After the funeral Caroline ends up estranged from just about everyone; Simone, her mother and Natalie. This leads her to make some big changes in her life; she moves in with her father and his new wife, Debra, and she attends Clinton High. Caroline's repeated encounters with Chris lead her to start dating him even though she learns from Simone that Joel Ryder has broken off with his girlfriend, Lauren.
Despite enjoying a good relationship with her father and stepmother, Debra and her new boy friend Chris, Caroline must deal with bullying at Clinton High, and heal her relationship with her sister and mother. But things start to go awry when Caroline suspects Chris of cheating on her. When she learns the truth from Teddy about Chris, instead of running, Caroline tries to repair her relationships
This novel is very similar to the 1998 film, Sliding Doors in which a young woman's relationship and future vary depending upon whether or not she catches a subway train. When I read this novel I decided to read the Stay chapters only and then return to the beginning and read the Go chapters. Readers will be impressed with both story lines however they choose to read the novel, and will come to understand the significance of the book's title.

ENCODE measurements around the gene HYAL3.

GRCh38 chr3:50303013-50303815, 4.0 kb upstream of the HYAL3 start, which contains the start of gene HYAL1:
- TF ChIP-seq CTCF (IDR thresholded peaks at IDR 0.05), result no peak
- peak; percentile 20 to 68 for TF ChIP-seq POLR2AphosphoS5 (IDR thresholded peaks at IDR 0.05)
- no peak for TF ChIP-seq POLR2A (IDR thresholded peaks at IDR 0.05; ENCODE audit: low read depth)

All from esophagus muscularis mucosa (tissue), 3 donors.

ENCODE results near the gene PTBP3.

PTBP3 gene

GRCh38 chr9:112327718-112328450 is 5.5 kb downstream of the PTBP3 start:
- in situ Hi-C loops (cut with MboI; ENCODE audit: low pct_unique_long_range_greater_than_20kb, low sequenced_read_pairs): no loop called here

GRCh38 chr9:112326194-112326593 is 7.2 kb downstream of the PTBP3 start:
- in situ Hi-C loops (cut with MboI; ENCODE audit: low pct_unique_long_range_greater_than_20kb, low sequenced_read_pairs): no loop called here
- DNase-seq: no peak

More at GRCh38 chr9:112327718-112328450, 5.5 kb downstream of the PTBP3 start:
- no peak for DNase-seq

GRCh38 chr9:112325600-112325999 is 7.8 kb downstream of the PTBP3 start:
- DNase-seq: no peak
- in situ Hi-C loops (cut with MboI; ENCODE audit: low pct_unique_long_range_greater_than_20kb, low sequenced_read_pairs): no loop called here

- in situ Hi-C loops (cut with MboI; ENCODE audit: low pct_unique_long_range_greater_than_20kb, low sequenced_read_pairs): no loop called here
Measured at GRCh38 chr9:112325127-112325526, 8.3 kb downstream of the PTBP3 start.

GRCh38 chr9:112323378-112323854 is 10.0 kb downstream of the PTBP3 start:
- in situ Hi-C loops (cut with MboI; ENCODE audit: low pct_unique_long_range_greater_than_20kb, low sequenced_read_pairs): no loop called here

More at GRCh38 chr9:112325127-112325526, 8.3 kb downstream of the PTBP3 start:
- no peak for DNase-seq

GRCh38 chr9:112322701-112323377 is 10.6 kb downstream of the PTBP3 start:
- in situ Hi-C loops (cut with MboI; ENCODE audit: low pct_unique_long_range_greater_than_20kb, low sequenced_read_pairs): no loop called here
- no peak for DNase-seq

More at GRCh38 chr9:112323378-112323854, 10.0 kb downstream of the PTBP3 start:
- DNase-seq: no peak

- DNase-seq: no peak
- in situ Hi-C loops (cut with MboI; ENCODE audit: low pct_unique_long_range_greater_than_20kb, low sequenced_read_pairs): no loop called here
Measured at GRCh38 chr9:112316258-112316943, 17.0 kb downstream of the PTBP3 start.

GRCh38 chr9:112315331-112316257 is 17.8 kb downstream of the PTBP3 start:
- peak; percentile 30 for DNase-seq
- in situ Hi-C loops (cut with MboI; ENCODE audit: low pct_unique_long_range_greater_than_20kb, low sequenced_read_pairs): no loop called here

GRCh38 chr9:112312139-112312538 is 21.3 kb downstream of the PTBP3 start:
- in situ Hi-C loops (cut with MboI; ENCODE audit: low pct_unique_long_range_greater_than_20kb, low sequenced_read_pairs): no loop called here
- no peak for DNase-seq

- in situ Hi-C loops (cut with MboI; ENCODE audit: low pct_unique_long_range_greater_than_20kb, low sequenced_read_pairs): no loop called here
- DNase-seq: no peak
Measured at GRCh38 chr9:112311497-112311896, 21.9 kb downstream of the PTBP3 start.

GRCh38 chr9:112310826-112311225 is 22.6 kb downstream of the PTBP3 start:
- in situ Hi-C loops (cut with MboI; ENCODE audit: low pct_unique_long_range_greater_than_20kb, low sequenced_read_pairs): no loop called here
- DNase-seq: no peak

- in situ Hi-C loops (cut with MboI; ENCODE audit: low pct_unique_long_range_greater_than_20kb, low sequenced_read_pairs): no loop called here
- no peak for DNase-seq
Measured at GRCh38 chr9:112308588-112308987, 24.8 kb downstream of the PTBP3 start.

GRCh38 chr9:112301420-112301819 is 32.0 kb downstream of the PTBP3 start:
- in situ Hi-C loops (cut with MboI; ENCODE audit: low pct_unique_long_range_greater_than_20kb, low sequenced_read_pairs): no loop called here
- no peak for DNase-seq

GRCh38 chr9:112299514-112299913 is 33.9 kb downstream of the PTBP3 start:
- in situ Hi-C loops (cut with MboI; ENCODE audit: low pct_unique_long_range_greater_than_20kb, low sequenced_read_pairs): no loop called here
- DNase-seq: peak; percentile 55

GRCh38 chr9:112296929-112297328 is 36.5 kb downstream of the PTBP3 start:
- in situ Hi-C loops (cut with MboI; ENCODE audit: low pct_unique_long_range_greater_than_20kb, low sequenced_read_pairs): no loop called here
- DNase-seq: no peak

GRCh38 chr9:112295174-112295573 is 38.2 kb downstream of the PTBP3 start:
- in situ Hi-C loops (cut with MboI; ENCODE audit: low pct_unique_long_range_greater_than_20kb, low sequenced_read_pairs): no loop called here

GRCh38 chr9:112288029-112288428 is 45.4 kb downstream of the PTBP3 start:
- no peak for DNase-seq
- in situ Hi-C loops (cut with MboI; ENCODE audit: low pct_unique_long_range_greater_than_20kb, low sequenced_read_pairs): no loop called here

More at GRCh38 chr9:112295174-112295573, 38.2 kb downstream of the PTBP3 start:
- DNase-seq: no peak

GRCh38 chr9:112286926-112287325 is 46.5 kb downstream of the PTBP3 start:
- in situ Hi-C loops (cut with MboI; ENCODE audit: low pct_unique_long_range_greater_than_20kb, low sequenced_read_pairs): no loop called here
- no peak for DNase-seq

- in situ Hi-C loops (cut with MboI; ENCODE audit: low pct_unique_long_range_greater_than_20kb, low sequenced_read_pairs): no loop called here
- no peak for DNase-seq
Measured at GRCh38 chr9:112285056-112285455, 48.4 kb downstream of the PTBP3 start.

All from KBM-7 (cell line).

The Go storyline was more interesting and was better written, demonstrating growth in Caroline. At the hospice, Natalie accuses Caroline of being a "runner", that is, she runs away from all her problems instead of dealing with them. In the Stay storyline, Caroline continues this behaviour to the very end, abandoning Joel who is a problem for her at the concert and leaving with Chris. However, in the Go storyline, Caroline actively reaches out to Natalie, Teddy, her mother, and Chris to repair the relationships that have been broken because of misunderstandings and poor choices.